null Project management: how to proceed with the solution design?
The solution design is a key step in the execution phase of a project. This process provides a complete and detailed design of the project solution.
1. The first step is to build on the functional and technical analyses conducted earlier in the project execution phase to identify possible solutions. These can be proposed on the basis of questions such as:
- What are the desired objectives?
- How can the objectives be achieved?
- What is the scope and timeframe of the project?
2. The second step consists of evaluating each proposed solution on the basis of the collected needs and defined objectives:
- Does the solution respect the timeframe for the project?
- Is the solution within the project budget?
- Does the solution meet the customer's needs?
- Is the solution aligned with the expected quality?
- What are the risks associated with this solution?
3. The third and final step consists of selecting the best solution and detailing its functional and technical specifications. These can then be formalized through BPMN schema 👇, Word document and/or Excel file.
Business Process Model and Notation (BPMN), also known as "business process model and notation", is a modeling method that describes all the steps required to complete a business process.
It allows to graphically represent all activities, value chains, information flows and stakeholders of the process. Its use facilitates communication through clear and unambiguous modeling, as well as process improvement through the simplified identification of sources of inefficiency.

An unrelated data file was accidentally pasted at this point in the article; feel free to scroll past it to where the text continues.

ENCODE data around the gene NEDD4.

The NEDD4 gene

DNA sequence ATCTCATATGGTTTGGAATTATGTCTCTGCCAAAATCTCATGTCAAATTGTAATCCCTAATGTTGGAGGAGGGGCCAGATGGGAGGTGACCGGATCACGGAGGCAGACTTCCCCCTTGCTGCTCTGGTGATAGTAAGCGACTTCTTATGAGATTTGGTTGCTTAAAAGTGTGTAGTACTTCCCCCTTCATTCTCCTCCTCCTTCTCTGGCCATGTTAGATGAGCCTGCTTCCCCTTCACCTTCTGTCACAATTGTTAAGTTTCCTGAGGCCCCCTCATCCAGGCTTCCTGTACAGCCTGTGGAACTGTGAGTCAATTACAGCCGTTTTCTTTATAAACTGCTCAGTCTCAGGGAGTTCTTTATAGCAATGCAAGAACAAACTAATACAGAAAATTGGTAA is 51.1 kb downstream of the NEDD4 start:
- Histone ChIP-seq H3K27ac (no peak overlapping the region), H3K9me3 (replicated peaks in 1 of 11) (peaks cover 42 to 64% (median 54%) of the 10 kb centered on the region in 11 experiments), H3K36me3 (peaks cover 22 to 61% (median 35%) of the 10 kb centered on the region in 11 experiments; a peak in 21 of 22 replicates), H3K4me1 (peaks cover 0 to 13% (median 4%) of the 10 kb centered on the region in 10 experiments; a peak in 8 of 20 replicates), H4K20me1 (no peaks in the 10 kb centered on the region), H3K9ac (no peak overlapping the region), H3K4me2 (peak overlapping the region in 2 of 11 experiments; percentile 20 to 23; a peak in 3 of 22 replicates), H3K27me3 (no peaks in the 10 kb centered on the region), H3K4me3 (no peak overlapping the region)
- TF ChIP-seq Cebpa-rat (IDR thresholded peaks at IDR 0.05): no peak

The basic elements of BPMN diagrams are:
- pools and lanes representing the stakeholders;
- activities representing the decomposition of the process;
- sequence flows representing the sequence between these elements;
- gateways allowing to split or to converge control flows;
- messages allowing to materialize the exchanges;
- annotations and associations between linked elements.
Tips for creating BPMN diagrams:
- Clearly define the beginning and end of the process;
- Diagram the main steps of the current business process;
- Break down the important steps into sub-steps, indicating their links to the different stakeholders;
- Place activities, events and control flows horizontally, associations, messages and data flows vertically;
- Try to fit the entire process on one page;
- Create several versions of the diagram depending on the level of detail required by the stakeholders.